China’s cyberspace regulator said 1.4 million social media posts have been deleted following a two-month probe into alleged misinformation, illegal profiteering, and impersonation of state officials, among other “pronounced problems”.

The Cyberspace Administration of China (CAC) said in a statement on Friday it had closed 67,000 social media accounts and deleted hundreds of thousands of posts between March 10 and May 22 as part of a broader “rectification” campaign.

Since 2021, China has targeted billions of social media accounts in a bid to “clean” its cyberspace and make it easier for authorities to control.

The latest crackdown targeted accounts on popular Chinese social media apps including WeChat, Douyin, and Weibo that fall under the category of “self media,” a term that broadly refers to accounts that publish news and information but are not government-run or state-approved.

Beijing frequently arrests citizens and censors accounts for publishing or sharing factual information considered sensitive or critical of the Communist Party, the government or the military, especially when such information goes viral.

Of the 67,000 accounts that were permanently closed, almost 8,000 were taken down for “spreading fake news, rumours, and harmful information,” according to CAC.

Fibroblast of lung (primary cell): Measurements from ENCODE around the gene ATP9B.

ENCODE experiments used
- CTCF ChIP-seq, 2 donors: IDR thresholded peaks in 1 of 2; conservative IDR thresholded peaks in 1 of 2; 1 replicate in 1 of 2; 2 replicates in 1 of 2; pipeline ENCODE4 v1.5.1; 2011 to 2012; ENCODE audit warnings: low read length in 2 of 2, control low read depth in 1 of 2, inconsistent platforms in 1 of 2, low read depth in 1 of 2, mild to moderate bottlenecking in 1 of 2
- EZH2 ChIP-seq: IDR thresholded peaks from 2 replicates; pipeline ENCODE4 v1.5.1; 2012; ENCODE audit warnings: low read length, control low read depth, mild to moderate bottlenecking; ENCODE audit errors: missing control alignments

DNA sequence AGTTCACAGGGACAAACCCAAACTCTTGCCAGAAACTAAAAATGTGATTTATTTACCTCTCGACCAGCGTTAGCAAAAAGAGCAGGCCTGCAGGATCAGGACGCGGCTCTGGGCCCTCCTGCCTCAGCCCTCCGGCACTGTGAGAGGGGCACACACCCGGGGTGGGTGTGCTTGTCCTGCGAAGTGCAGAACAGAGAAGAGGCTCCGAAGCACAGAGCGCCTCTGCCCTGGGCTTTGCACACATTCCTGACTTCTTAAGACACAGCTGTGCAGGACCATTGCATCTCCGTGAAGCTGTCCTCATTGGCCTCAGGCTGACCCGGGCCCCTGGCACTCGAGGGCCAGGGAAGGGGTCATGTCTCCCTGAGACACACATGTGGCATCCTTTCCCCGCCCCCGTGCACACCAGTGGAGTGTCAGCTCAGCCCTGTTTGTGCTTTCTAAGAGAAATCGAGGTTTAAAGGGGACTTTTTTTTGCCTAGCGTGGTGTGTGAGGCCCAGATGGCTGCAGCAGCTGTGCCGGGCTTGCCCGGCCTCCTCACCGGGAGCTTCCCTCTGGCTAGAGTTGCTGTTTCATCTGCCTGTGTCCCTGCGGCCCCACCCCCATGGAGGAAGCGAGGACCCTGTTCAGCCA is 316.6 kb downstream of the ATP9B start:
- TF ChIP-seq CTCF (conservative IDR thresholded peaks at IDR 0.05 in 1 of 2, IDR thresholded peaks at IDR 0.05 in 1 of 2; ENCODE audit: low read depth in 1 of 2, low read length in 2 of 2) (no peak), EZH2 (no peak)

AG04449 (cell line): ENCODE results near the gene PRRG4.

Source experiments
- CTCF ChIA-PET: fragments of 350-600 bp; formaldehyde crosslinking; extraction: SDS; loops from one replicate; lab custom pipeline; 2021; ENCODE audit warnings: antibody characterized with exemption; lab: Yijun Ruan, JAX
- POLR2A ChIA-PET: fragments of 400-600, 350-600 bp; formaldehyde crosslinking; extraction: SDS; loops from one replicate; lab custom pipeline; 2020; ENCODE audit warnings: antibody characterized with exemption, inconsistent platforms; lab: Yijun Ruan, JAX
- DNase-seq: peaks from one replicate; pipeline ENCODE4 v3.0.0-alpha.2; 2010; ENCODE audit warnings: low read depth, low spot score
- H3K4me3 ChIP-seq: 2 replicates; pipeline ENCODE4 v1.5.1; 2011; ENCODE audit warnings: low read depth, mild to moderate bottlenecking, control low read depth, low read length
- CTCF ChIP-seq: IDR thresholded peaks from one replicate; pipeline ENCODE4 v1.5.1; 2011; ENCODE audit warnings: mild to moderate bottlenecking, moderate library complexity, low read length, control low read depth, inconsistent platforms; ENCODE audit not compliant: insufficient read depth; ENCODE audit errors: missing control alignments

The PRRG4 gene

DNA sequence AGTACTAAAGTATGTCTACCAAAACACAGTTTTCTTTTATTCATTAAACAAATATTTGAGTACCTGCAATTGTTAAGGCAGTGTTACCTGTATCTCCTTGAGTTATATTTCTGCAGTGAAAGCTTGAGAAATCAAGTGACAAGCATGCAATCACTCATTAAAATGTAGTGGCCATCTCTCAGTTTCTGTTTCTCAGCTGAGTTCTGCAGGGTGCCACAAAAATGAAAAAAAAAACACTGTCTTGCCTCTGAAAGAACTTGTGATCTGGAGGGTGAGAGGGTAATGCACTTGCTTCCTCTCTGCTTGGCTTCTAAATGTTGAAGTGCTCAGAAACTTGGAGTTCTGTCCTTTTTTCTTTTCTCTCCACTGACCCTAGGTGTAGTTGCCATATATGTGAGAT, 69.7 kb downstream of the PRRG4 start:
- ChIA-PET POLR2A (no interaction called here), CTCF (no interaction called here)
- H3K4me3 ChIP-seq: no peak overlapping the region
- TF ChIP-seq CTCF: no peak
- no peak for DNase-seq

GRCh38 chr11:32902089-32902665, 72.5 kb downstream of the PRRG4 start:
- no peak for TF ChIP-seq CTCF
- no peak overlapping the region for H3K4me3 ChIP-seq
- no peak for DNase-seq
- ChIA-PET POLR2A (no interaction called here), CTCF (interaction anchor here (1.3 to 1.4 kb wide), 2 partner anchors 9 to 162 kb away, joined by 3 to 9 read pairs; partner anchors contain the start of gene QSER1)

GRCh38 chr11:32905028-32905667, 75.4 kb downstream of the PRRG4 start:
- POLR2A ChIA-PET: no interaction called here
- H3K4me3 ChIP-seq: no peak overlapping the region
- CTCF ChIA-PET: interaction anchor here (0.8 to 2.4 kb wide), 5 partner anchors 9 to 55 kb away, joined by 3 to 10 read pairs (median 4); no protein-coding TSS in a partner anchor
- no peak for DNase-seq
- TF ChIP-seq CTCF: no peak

Around 930,000 other accounts received less severe punishments, from being removed of all followers to the suspension or cancellation of profit-making privileges.

In a separate campaign, the regulator recently closed over 100,000 accounts that allegedly misrepresented news anchors and media agencies to counter the rise of online fake news coverage aided by AI technologies.

The CAC on Friday said its latest campaign had targeted almost 13,000 counterfeit military accounts, with names such as “Chinese Red Army Command”, “Chinese Anti-terrorist Force” and “Strategic Missile Force”.

Some 25,000 other accounts were targeted for impersonating public institutions, such as disease and prevention control centers and state-run research institutes.

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